With the forecast calling for some wintry weather for the week ahead, the weekend looked okay: air temps in the the 30s with light winds out of the north. It’s all relative. Knowing it would soon be colder and stormier, I decided I’d better make the most of it, so on Saturday I drove to Brooksville and launched at Betsy’s Cove town launch in Buck(s) Harbor.
If you paddled directly from Bucks Harbor to Blake Point, you’d go just over three miles, but the southeast shore of Cape Rosier is indented with coves reaching far inland, multiplying the paddle-able shoreline to over twelve miles. I launched just after high tide, so my timing was off, but I was eager to check-out Horseshoe Cove. This narrow finger of the sea stretches over two miles inland, with a zigzag about half way in.
The half-hour paddle to the mouth of Horseshoe is past surprisingly unpopulated shoreline. Condon Point is undeveloped (and for sale- hey land trust people). I knew I was paddling against the flow, but it wasn’t obvious until the cove narrowed in front of Seal Cove Boatyard. I dodged the current, following eddies where I could, rounding the corner into the zigzag, where I encountered a constriction creating a tidal rapids.
I got out and watched it for a bit and ate the first of my sandwiches. Definitely a spot to check-out at other tides. And there’s more than a mile or more still to go upstream. I headed back out just in time though, scraping along the bottom just south of the boatyard.
The mouth of the cove is marked by Dog Island, a small island connected to the mainland by a sandbar at lower tides. Next is an area called “Barneys Mistake”. I’m not sure who Barney was, but I would guess his mistake had something to do with the numerous ledges here. The cove is looked over by a few residences, closed for the winter. Actually, that can be said for pretty much all the shoreline in the area- all privately-owned with discrete cabins that have been there for generations.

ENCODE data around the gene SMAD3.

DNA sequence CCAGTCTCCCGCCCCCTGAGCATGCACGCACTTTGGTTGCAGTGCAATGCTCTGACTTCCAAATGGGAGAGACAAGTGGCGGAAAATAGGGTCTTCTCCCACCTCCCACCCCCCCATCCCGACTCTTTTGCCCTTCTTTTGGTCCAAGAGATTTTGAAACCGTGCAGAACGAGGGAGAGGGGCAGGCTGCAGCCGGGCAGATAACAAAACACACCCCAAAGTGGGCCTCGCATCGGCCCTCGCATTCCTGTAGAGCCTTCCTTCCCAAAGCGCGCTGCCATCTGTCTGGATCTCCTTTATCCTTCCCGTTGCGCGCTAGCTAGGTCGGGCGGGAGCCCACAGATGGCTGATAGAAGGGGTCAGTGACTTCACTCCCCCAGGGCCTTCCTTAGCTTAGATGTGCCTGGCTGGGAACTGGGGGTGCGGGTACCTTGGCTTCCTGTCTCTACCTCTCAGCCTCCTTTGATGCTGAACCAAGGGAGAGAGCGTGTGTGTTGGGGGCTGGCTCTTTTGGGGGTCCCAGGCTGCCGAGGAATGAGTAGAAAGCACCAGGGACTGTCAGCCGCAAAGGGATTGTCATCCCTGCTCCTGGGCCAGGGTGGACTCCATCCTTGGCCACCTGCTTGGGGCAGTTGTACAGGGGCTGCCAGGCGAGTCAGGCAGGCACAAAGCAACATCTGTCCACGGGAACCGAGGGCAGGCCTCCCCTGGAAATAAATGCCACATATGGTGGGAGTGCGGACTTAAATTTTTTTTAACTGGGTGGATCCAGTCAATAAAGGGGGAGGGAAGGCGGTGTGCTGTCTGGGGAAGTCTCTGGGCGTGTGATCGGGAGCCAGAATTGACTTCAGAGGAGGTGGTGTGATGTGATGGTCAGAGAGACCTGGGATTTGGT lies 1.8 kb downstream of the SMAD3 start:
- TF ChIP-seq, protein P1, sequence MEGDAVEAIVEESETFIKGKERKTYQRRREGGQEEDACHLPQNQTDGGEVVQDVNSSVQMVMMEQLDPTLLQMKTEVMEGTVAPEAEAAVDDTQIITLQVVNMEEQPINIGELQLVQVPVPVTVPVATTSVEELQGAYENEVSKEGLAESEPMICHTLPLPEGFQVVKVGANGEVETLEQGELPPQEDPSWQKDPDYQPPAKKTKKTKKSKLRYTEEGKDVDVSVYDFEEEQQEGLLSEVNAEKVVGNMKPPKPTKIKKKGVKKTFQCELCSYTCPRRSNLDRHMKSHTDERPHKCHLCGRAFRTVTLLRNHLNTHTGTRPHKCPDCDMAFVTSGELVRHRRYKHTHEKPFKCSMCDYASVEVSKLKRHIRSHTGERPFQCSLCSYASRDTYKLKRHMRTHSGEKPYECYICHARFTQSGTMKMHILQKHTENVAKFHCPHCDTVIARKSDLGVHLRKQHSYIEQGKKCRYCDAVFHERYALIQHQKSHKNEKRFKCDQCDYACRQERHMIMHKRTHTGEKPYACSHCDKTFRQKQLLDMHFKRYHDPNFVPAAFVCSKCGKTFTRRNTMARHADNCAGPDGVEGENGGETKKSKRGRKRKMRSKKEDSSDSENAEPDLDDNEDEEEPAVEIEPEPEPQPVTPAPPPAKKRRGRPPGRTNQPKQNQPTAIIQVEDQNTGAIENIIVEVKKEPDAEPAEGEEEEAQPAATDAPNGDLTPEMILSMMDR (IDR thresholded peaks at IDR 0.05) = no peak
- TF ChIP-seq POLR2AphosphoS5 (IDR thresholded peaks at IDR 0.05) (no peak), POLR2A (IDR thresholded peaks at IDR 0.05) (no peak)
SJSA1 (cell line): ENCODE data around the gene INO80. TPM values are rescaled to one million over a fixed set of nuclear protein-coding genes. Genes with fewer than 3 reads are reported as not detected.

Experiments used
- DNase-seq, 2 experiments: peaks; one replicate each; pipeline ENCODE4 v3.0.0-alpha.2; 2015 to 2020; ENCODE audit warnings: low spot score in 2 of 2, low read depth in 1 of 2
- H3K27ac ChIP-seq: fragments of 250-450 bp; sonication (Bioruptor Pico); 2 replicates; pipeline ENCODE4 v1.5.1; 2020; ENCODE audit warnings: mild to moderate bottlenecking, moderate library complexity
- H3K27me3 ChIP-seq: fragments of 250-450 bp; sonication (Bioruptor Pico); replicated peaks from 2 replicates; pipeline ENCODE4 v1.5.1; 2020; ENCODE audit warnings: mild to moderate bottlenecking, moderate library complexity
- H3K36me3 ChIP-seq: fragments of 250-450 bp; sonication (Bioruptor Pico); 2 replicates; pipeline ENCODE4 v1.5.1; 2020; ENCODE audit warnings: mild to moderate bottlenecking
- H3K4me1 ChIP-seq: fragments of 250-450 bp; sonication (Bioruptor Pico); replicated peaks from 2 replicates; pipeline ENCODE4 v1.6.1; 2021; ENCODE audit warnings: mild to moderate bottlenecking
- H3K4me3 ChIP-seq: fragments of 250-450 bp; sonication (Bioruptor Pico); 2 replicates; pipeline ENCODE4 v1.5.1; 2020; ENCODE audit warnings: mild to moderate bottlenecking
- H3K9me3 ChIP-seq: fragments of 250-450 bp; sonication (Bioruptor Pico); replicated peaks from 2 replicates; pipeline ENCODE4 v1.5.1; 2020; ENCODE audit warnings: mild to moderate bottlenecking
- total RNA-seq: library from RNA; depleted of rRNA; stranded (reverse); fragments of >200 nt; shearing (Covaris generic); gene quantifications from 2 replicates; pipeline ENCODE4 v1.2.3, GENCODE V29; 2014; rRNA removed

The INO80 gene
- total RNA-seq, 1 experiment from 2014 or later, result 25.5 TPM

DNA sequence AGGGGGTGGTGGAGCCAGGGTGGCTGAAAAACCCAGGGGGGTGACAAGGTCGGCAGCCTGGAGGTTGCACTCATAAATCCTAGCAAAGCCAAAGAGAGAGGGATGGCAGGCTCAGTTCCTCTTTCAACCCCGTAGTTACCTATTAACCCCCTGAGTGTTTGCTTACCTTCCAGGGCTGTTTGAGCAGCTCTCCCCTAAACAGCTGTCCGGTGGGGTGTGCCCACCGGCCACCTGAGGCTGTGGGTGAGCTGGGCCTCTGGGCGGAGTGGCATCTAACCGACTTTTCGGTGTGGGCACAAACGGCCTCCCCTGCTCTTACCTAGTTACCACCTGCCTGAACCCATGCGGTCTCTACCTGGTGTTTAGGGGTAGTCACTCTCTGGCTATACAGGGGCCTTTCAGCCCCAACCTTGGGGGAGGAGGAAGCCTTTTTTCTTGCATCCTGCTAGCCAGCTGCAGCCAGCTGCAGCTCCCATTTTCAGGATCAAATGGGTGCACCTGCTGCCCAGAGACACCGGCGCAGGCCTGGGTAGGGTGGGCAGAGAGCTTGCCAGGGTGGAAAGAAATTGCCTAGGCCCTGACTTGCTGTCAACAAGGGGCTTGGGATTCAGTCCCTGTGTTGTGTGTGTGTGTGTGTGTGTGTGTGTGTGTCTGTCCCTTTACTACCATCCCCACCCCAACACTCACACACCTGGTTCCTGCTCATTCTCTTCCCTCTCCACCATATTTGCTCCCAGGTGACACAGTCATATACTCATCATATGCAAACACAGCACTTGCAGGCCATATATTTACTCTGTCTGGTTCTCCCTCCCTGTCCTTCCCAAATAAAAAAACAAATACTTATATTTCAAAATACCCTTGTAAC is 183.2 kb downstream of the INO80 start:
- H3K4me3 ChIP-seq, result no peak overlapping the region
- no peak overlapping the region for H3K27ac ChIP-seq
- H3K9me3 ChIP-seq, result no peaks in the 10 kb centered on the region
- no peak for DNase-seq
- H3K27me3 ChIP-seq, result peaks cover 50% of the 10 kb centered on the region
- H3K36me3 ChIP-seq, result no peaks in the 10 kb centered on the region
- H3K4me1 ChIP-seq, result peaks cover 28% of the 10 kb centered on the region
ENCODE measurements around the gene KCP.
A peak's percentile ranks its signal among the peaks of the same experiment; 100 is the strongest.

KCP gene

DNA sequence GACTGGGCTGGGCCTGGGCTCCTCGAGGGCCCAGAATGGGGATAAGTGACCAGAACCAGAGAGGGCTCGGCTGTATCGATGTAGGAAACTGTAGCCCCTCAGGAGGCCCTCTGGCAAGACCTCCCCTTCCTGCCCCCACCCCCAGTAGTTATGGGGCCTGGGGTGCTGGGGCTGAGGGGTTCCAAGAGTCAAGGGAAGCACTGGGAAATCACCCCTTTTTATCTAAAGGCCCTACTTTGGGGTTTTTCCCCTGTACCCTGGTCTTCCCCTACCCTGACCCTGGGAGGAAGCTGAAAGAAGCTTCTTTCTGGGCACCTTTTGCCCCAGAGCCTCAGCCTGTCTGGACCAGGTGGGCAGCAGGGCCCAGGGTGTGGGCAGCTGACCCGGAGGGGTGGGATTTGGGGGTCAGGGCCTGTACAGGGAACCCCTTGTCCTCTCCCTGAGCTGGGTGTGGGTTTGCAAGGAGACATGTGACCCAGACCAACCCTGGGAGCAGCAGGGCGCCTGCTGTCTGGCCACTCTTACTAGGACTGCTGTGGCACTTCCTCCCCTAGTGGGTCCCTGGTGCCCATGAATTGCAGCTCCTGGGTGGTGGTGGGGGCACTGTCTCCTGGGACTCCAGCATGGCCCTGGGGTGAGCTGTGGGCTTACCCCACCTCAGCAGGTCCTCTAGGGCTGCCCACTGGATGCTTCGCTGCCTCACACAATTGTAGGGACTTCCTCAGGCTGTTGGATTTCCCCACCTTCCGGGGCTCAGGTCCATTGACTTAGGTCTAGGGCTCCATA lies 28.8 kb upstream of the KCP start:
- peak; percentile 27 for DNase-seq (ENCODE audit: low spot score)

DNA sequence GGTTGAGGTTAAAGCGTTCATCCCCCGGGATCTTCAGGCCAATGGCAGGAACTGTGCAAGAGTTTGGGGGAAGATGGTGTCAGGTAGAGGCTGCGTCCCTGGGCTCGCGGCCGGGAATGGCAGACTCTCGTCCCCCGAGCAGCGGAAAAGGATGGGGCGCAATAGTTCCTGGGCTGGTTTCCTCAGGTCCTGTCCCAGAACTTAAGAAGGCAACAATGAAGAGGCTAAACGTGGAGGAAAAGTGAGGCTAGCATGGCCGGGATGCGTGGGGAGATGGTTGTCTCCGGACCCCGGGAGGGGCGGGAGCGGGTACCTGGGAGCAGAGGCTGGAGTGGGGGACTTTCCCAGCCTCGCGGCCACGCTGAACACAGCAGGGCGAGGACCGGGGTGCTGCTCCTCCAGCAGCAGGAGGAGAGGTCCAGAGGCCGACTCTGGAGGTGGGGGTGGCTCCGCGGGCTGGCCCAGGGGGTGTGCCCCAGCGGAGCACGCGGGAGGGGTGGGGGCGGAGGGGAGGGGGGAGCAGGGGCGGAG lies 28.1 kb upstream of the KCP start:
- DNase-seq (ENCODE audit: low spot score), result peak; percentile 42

I paddled as far as Bakeman Beach, then headed back via Spectacle Island and the Thrumcap, arriving back as it grew dark.
On Sunday, I picked up where I left-off, launching at Bakeman Beach, which is owned by the town. I parked just off the road, at the top of the beach and headed west, out around Head of the Cape. Here, I felt the wind in my face and paddled into small wind-driven waves that collided with the steep, rocky shore. This would obviously be a committing section of shoreline, so I took a moment for a reality check, considering the risks versus my preparedness.
Reality check out of the way, I followed the shore north. A couple of obvious bailouts stood-out, predictably in Ames Cove, Orr Cove and the coves approaching Harborside. The grey sky spat out sleet and snow, sometimes veiling the shores of Islesboro, Dice Head in Castine, and in the distant north, Sears Island and Cape Jellison. I ate my sandwich on Holbrook Island, beneath the watchful gaze of a bald eagle, and headed back the way I’d come, arriving back at the beach just before dark. I saw no other boats underway all weekend. It’s been fun to car-top the kayak to other launches, paddling unfamiliar shoreline, connecting the dots with previous trips. But now, with the kayak and the car obscured by snow, I may want to put the boat away for a few days.
We just watched a video about Andrew McAuley’s 2007 fatal attempt to kayak from Tasmania to New Zealand. A very sad, but amazing story. You can watch it for free here.